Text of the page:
The press release quotes Professor James Lindsay, Consultant Gastroenterologist at the Royal London Hospital Barts Health NHS Trust, who said that “in clinical trials, upadacitinib showed its ability to rapidly control symptoms in eight weeks for many participants and sustained responses at one year. I believe these results could make a positive difference for many people with ulcerative colitis for whom previous treatment options have not worked.”
17th August 2021
Ulcerative colitis is a bowel disease characterised by inflammation in the large bowel and rectum. It is a chronic, relapsing, remitting disease with an estimated prevalence of 9 to 20 cases per 100,000 people per year and which causes diarrhoea, abdominal pain and rectal bleeding. While the underlying aetiology is uncertain, it is believed to arise from exposure to environmental triggers in susceptible individuals. Furthermore, it is widely accepted that treating the disease at an earlier stage is the preferred strategy, particularly as once the diagnosis is established, bowel damage is already present in the majority of patients highlighting the need to identify possible early disease markers. Though research has already identified several inflammatory protein biomarkers that are predictive of Crohn’s disease within 5 years, there are currently no known relevant protein biomarkers for ulcerative colitis.
In trying to identify any such relevant protein biomarkers, a team from the Department of Gastroenterology, Faculty of Medicine and Health, Orebro University, Sweden, performed a case-control study comparing pre-diagnostic plasma samples of those who later developed ulcerative colitis (cases) with those who remained free of the disease (controls). In an effort to determine the influence of genetics and environmental factors, the researchers also examined twin pairs and healthy controls. The team used principal component analysis to identify specific proteins that were elevated in either case or control patients.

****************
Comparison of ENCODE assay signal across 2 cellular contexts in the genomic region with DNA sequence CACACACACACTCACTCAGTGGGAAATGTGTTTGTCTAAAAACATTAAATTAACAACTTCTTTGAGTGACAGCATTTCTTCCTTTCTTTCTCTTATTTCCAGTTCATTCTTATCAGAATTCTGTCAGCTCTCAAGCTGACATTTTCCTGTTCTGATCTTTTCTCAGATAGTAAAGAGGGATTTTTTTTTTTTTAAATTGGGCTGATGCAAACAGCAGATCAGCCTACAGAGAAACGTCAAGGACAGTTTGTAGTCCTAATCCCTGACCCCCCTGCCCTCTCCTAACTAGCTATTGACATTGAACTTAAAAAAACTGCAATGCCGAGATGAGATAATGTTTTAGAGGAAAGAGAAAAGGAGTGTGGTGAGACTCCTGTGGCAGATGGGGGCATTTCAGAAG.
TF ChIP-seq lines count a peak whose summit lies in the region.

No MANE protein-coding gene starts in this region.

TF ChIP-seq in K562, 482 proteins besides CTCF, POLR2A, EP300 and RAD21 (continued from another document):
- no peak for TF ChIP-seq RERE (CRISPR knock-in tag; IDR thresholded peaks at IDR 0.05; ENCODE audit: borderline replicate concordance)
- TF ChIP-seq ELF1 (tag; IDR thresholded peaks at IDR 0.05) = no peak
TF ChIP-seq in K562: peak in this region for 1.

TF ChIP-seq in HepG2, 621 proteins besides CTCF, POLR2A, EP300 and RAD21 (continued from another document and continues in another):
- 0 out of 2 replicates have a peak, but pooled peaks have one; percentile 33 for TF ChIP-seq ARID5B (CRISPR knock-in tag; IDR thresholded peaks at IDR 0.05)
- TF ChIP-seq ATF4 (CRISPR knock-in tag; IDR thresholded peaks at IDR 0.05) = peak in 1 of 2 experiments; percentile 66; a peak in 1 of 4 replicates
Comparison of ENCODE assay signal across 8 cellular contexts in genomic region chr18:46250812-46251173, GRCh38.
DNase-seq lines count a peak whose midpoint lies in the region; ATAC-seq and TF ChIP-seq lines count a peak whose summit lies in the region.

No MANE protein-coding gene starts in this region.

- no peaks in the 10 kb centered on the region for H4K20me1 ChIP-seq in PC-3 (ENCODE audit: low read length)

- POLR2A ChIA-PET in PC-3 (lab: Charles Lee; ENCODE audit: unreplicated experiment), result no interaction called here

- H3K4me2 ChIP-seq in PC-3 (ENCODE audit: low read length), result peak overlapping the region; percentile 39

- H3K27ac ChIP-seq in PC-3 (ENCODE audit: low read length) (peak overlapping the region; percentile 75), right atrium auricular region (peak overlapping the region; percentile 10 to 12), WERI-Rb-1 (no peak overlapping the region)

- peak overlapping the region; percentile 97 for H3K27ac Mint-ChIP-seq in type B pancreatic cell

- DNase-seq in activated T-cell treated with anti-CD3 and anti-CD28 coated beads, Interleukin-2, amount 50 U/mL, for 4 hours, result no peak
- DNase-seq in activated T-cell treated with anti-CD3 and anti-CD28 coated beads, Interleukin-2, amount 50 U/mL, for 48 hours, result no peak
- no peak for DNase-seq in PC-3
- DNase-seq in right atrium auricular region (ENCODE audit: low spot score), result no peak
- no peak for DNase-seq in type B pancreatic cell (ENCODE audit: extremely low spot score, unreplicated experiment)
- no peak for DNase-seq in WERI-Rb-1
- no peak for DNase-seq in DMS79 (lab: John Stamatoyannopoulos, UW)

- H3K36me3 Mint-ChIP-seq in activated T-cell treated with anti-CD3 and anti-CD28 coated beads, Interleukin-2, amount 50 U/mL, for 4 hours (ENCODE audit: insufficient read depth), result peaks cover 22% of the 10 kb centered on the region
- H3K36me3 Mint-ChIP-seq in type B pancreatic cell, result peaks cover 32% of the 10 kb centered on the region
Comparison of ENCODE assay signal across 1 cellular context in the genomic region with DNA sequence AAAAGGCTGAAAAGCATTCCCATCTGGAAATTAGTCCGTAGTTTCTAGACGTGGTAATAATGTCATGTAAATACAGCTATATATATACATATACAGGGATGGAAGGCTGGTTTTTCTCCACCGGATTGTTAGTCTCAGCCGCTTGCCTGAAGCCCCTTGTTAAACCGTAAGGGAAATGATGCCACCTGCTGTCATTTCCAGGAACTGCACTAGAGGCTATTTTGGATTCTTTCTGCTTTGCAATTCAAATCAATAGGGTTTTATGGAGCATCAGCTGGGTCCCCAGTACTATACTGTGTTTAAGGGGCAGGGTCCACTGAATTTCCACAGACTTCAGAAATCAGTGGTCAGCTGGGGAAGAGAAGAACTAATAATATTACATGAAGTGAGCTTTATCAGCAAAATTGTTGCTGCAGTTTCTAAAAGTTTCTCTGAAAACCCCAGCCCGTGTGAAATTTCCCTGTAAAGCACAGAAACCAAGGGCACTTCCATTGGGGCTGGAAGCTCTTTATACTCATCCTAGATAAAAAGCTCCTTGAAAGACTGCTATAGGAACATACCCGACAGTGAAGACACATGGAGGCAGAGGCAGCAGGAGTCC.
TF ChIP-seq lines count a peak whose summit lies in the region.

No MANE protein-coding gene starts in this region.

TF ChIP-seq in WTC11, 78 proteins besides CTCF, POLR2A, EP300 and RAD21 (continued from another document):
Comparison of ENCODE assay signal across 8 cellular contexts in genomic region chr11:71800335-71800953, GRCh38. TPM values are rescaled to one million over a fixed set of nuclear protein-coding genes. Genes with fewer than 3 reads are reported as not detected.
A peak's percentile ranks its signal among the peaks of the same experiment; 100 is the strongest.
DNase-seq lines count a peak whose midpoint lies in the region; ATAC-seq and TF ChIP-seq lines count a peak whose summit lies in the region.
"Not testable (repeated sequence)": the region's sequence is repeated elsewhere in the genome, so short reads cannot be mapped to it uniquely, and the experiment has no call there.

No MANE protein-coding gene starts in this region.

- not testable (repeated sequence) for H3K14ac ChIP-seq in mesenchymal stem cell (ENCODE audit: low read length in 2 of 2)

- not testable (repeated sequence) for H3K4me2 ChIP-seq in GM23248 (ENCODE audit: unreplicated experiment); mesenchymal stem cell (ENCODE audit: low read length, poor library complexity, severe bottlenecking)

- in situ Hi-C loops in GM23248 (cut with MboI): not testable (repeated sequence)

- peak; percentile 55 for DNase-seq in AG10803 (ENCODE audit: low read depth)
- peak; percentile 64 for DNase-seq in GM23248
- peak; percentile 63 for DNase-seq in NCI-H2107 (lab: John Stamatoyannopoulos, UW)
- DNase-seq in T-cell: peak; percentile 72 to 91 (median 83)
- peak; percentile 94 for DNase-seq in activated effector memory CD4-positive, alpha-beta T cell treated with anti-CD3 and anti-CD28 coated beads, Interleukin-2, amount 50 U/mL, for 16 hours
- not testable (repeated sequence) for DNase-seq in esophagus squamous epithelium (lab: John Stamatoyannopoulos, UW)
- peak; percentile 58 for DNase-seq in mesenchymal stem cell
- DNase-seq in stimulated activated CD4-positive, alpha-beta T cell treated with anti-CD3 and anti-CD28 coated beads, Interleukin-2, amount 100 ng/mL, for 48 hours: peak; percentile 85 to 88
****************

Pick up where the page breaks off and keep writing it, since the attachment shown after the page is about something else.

The researchers focused on 92 different potential protein biomarkers and obtained pre-diagnostic plasma samples from 72 individuals who later developed ulcerative colitis and 140 matched healthy controls. The median age of both case and control cohorts was 50 years (47% male) and the median time from when the pre-diagnostic samples were taken before diagnosis was 4.8 years. Analysis of the protein biomarkers revealed a total of six specific proteins that differentiated between cases and controls (p < 0.05) and which remained significantly elevated (after adjustments for age, sex and smoking status). An analysis of the area under the receiver operating curves showed that these six proteins had a valve of 0.92. Among the of twin samples, only four of these six proteins were discriminatory for ulcerative colitis.
In a discussion of their findings, the authors highlighted the importance of identifying predictive signatures for ulcerative colitis and concluded that the up-regulation of these six protein biomarkers were highly predictive of the subsequent development of ulcerative colitis and concluded that this provided a novel means of identifying patients who were likely to develop the disease in the future.
Bergemalm D et al. Systemic inflammation in pre-clinical ulcerative colitis. Gastroenterology 2021